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nspadoni 05-29-2017 07:19 PM

Fashion retouching critique
 
Hey guys! It's my first post in here and I'd love to get some reviews, be it superficial or detailed, regarding a recent fashion retouching I did. I'm posting a few examples with before and after side by side.

My biggest problem when retouching is that I often feel I'm not quite sure what should I be retouching -- apart from my technical limitations, of course.

I've been using mostly Frequency Separation (with High Pass filter, not Apply Image) for the skin and I haven't been really working on the clothes.

Thank you all :)

http://imgur.com/a/Wa7Ji

(Online Imgur album, left is after, right is before)

klev 05-30-2017 01:43 AM

Re: Fashion retouching critique
 
Your work needs some sense of purpose. I don't see any really appreciable difference between before and after versions. The clothing doesn't look any better. The eyes don't stand out more or less in one than the other. The backgrounds are kind of blah in both cases. It's like you have no idea what to actually do with the image.

Frequency separation is neither here nor there. It's unimportant. Have you thought about the content of the images?

nspadoni 05-30-2017 02:13 AM

Re: Fashion retouching critique
 
Quote:

Originally Posted by klev (Post 333174)
Your work needs some sense of purpose. I don't see any really appreciable difference between before and after versions. The clothing doesn't look any better. The eyes don't stand out more or less in one than the other. The backgrounds are kind of blah in both cases. It's like you have no idea what to actually do with the image.

Frequency separation is neither here nor there. It's unimportant. Have you thought about the content of the images?

Thanks for taking you time to review this, klev.

So yeah, I guess I see what you mean. I actually made a mistake, because I just posted the before and after skin retouching, and not the complete before and after. I replaced the images for a more precise appreciation.

That said, I was actually pretty happy with what I had in camera so the editing here was anyway quite light. The fashion designer had this concept of retelling his old terryfing childhood stories in this setting which should work like an abandoned school. The model is one of the monsters of these stories. So I desaturated all colors and and further desaturated and changed hues for specific colors because I really didn't want the graffiti colors to pop.

I didn't understand the comment about frequency separation: you mean it's unimportant, as in: it's unimportant in this case because it's barely noticeable etc.?

klev 05-30-2017 04:02 AM

Re: Fashion retouching critique
 
The updated images are different. I still don't see much intent. Retouching should follow your goals for the image(s). The mention of frequency separation isn't very meaningful, because there are different ways to do things and no one really cares unless there are negative side effects to your choice of methods. I preferred simple and controllable where possible.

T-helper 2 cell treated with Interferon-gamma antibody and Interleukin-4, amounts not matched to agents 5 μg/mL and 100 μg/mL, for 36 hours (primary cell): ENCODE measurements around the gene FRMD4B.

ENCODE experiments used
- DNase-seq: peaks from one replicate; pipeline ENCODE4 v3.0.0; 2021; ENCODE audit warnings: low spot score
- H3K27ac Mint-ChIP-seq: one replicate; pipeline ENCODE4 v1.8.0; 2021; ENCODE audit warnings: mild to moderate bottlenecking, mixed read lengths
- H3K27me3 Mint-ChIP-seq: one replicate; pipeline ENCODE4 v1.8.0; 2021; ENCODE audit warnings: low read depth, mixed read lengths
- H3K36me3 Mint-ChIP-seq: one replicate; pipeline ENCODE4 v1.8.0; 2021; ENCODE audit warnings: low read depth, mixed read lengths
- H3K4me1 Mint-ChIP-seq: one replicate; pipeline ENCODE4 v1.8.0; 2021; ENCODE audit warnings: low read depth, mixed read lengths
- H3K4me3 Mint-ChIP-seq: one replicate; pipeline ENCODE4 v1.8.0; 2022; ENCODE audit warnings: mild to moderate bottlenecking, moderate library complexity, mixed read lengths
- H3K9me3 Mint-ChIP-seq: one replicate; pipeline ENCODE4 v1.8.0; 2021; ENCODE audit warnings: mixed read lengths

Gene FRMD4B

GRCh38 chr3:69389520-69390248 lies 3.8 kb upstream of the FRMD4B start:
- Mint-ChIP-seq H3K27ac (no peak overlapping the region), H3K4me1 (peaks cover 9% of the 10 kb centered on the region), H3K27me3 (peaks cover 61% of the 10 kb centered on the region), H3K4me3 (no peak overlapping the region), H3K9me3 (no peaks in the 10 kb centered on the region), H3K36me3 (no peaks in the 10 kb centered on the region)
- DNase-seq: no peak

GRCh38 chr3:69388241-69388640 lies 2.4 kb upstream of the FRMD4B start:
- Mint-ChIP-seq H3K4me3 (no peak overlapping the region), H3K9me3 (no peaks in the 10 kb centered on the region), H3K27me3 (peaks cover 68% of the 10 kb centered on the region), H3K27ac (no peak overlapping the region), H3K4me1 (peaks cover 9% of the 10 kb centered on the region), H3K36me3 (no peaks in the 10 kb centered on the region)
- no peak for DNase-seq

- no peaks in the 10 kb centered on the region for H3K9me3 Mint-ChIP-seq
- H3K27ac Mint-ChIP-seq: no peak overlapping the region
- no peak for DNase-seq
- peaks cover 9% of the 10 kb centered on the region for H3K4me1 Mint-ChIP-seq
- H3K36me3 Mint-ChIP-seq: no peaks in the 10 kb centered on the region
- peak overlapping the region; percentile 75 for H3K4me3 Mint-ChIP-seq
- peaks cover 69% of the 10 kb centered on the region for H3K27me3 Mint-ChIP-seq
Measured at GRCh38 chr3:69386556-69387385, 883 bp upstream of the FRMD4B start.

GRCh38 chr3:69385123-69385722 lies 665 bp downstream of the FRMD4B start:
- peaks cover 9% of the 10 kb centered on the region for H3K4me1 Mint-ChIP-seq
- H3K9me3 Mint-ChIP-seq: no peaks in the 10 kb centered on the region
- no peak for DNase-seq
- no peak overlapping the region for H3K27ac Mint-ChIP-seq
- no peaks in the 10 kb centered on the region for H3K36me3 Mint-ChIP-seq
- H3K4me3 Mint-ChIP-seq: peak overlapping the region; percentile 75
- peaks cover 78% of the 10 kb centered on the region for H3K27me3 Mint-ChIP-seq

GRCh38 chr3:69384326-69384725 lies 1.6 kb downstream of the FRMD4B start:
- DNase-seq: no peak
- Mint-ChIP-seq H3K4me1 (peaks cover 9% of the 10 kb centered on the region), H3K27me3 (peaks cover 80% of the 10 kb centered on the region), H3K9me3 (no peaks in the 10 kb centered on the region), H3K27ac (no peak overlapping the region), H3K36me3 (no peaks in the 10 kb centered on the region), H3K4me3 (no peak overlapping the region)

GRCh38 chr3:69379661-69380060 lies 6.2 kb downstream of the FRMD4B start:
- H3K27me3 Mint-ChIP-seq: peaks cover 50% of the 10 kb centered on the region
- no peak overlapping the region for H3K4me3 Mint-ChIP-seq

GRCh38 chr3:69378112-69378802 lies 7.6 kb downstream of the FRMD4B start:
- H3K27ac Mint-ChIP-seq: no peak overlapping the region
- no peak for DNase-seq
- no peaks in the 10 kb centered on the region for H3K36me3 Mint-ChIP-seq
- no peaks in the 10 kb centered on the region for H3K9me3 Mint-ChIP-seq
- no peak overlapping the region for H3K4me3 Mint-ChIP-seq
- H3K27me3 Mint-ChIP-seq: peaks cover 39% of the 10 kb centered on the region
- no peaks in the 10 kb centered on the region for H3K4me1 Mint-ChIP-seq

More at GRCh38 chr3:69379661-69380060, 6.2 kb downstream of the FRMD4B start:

On the technical side, the reds went pretty saturated in places, which would be difficult to reproduce. I see signs of potential clipping. The backgrounds are still not helping the overall images. I'm not drawn to eyes or facial features. The clothing still doesn't show much detail on the darker pieces.

I'm curious about your intentions while shooting this. To me the setting doesn't go with the clothing, so I would have de-emphasized them as much as possible in post. I also don't see a lot of detail in the clothing. I don't feel like I know much about the garments or how they are meant to be worn.

nspadoni 05-30-2017 07:45 AM

Re: Fashion retouching critique
 
klev,

The full selection actually has 7 different looks to which I delivered 36 photos to the client, so some of your questions regarding the show of clothes could maybe be satisfied in the full set.

I'm very interested in your comments in general, and would like to ask you a few things:

1. Reds: are you saying they're sometimes over saturated only by eye or are there any tools one could use to "scientifically" measure that (e.g. histograms etc.)?

2. Subject emphasis: I did actually DnB eyes and eyebrows bringing them up, and did the saturation/hue alterations on the background as I said. How would you suggest a further emphasis on the eyes/de-emphasis on the setting to be achieved in post?

3. The set will be accompanied by a studio-shot look book so I was free to use leave more shadows and play around a little bit with colors.

I'd love to tell you a bit more about my intentions but I'm kinda in a hurry right now! But if you're still interested I'd be happy to tell you about it later.

Thank you!

skoobey 05-30-2017 05:26 PM

Re: Fashion retouching critique
 
Skin is not retouched consistently between the images(and he reminds me of Lurch from Adams family with those forehead wrinkles, if something is that distracting, then it should be made less so). Some have scars and pimples that other images are missing. Lack of unified color palette is distracting. It is a set, but it doesn't quite look intentional enough.

Try removing everything that is distracting and establishing a unified color palette.

flowbox 06-03-2017 04:15 PM

Re: Fashion retouching critique
 
I think the "before" images has better skin tones than the after
Maybe you can look for some Calvin Hollywood tutorials

nspadoni 06-04-2017 07:45 PM

Re: Fashion retouching critique
 
Thanks, guys.


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